Title Tough Times for Bauxite Aspirations Degree of recognition National Media name/outlet ResourceStocks Magazine - Aspermont Media type Duration/Length/Size 1 page Country/Territory Australia Date 1/06/12 Description Fledgling bauxite producers face tough hurdles to get their product to market. Not only do junior companies need to become proficient in the technical aspects of bauxite exploration, alumina chemistry and what constitutes an attractive export product, they have to overcome the challenges of infrastructure solutions, typically a daunting prospect even for the large multinationals such as those operating in the other bulk commodities of iron ore and coking coal.
Top that off with environmental challenges and strong overseas competition and one gets to understand why successful new entrants to the bauxite arena are few and far between. But all that may yet change.
In recent months, would-be Australian bauxite producers have had a couple of big wins in the regulatory space.
Firstly, the Indonesian government has toughened its stance on value-adding – aiming to curtail export of mineral ores, including bauxite, in favour of domestic downstream processing on Indonesian soil. Australian producers can therefore compete for the potential gap in the export market that this policy may create.
Secondly, those explorers based in Queensland have welcomed the change of state government there – with the Liberal-National government set to roll back some of the punitive environmental measures imposed by the previous Labor government’s 2005 Wild Rivers legislation.
The Liberal National Party has committed to winding back the legislation as part of its first 100 days in government plan, boosting the potential for the development of bauxite resources in the Cape York region. These legislative free-kicks, combined with bauxite being yet another ‘China story’ when it comes to the demand-side of the market, add up to a rosy future for Australian bauxite juniors.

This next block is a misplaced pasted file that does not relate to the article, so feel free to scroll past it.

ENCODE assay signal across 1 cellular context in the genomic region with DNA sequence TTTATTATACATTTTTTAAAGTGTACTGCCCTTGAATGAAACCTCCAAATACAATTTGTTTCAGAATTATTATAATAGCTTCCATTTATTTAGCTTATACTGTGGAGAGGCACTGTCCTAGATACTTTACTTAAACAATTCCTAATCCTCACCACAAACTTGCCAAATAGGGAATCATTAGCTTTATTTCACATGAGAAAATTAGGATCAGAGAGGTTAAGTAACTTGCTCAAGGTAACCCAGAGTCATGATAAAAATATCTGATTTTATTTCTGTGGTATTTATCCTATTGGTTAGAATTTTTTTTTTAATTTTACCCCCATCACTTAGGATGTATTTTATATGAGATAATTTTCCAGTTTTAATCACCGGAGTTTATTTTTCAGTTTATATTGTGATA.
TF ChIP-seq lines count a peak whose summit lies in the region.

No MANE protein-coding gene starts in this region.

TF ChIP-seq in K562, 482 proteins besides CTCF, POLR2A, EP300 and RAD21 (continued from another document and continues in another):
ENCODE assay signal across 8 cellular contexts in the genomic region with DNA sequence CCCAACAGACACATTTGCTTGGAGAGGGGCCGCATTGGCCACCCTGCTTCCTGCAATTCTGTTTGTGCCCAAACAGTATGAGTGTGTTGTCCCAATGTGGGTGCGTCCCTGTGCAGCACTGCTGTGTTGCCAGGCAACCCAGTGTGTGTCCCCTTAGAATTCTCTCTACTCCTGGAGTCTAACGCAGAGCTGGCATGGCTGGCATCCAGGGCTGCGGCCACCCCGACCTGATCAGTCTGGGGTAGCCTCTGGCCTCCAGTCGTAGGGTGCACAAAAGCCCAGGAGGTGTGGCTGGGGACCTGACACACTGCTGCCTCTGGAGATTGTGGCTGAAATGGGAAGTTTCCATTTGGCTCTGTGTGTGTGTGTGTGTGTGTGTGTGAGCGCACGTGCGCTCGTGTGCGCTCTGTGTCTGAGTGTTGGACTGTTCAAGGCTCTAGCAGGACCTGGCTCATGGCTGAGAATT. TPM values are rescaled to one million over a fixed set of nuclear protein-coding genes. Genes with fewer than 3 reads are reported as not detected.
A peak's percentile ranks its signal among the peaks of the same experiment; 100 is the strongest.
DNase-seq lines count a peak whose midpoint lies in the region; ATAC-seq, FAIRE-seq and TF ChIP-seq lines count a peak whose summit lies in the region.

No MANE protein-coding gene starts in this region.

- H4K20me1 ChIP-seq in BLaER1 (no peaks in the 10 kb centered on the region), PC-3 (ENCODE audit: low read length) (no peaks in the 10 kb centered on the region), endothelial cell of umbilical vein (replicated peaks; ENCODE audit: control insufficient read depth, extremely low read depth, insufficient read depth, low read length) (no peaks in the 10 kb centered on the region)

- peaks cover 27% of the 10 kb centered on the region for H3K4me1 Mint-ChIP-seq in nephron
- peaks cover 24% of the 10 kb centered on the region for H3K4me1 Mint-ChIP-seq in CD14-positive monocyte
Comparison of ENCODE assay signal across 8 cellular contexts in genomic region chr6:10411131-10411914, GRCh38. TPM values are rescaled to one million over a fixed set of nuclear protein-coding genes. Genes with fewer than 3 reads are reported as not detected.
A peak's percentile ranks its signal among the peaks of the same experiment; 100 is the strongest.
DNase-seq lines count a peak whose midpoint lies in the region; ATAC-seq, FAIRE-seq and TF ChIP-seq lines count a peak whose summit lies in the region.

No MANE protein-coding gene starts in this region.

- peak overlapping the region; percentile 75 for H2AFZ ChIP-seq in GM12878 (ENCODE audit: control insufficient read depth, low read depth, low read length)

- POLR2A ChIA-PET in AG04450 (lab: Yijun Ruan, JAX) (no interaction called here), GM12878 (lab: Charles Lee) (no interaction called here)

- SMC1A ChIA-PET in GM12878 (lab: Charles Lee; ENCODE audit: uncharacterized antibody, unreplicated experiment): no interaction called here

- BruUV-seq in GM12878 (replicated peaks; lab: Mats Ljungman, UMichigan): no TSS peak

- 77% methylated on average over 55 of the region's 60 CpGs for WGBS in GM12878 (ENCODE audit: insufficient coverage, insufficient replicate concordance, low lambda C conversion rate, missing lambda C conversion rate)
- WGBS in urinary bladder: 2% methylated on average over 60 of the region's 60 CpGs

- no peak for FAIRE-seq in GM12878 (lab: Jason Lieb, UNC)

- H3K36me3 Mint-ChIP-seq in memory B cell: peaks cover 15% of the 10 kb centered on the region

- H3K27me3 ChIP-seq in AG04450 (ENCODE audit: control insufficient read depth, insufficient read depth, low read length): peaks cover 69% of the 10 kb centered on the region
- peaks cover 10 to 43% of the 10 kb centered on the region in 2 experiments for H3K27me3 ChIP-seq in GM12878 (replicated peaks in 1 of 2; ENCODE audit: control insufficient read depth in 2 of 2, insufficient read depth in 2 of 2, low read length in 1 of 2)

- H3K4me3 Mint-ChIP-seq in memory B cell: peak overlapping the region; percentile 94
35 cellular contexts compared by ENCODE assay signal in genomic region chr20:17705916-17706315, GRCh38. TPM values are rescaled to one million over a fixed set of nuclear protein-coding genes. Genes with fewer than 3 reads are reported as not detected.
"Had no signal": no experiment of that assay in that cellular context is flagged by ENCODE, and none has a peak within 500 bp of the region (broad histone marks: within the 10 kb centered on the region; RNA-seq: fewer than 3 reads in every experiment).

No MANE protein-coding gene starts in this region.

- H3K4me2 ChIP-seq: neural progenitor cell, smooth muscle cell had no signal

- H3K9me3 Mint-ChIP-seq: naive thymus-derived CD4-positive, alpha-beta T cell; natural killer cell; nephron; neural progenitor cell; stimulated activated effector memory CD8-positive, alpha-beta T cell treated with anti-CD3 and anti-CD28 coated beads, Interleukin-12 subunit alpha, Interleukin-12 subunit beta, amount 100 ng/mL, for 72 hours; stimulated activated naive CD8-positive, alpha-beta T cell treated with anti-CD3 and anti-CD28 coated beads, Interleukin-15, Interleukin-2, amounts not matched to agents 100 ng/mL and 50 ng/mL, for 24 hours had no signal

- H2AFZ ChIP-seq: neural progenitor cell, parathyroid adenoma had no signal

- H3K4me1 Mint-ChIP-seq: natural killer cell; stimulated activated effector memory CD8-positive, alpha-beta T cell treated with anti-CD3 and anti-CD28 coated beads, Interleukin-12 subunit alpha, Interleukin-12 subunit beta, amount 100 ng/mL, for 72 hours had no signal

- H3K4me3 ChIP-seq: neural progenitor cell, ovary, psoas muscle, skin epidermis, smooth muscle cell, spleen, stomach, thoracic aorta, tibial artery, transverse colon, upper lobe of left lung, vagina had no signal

To add further content, China has become a major importer of bauxite from Indonesia. Indeed, analysts at CRU Group estimate that 2011 Chinese imports from Indonesia totaled over 36 million tonnes. Whether this export of bauxite from Indonesia to China is sustainable over the longer term is now a key question that the industry is grappling with. The Indonesian Energy and Mineral Resources Minister in Indonesia, Jero Wacik, on 13th February, signed a ministerial regulation banning exports of all unprocessed minerals, including gold, copper, nickel, bauxite and iron, starting from 2014. According to this regulation, a complete ban on the export of mineral ores will become effective in 2014.
Whilst it is remains unclear whether the regulation will be fully implemented, it is clear that it has opened up an opportunity to Australia.
So why the ban? Like governments the world over (including Australia), Indonesia would much prefer to create downstream employment domestically rather than ‘export jobs offshore’. Through this regulation, the Indonesian government intends to boost local industry, in this instance by encouraging (forcing) the building of alumina refineries and aluminium smelters in Indonesia. CRU Group note that Indonesia presently has no alumina refineries, although one chemical grade alumina plant is under construction in the Tayan District and another smelter grade alumina project, Mempawah is expected to be built in West Kalimantan by 2017.
So is China’s bauxite supply at risk if the Indonesian ban is effective? Driven by rapid growth in alumina capacity and relatively limited domestic supplies of bauxite, imports of bauxite into China have increased significantly in the past few years. In 2011, more than one third of alumina production in China relied on imported bauxite. Total imports of bauxite totaled over 45 million tonnes of which 80% came from Indonesia.
If the Indonesian government does ban exports of bauxite, then China’s bauxite and alumina supply chain could be severely disrupted. CRU Group analysts consider that the ban would almost certainly boost bauxite prices, probably significantly, and result in higher costs for Chinese refineries and thus higher alumina prices. This news is good for Australian bauxite hopefuls – but also poses a threat to the Chinese aluminium industry as smelters would incur higher raw material costs, at a time when smelters are already under pressure from rising energy costs.
The aluminium value chain is no longer just the preserve of the majors – although Alumina (AWC), BHP Billiton (BHP) and Rio Tinto (RIO) remain the only producers on the ASX. New project developers Australian Bauxite (ABZ), Bauxite Resources (BAU) and Cape Alumina (CBX) are joined by explorers Atlantic (ATI), Aziana (AZK), Ord River Resources (ORD), Queensland Bauxite (QBL) in eyeing the market for aluminium feedstock.
Producer/Author Allan Trench Persons Allan Trench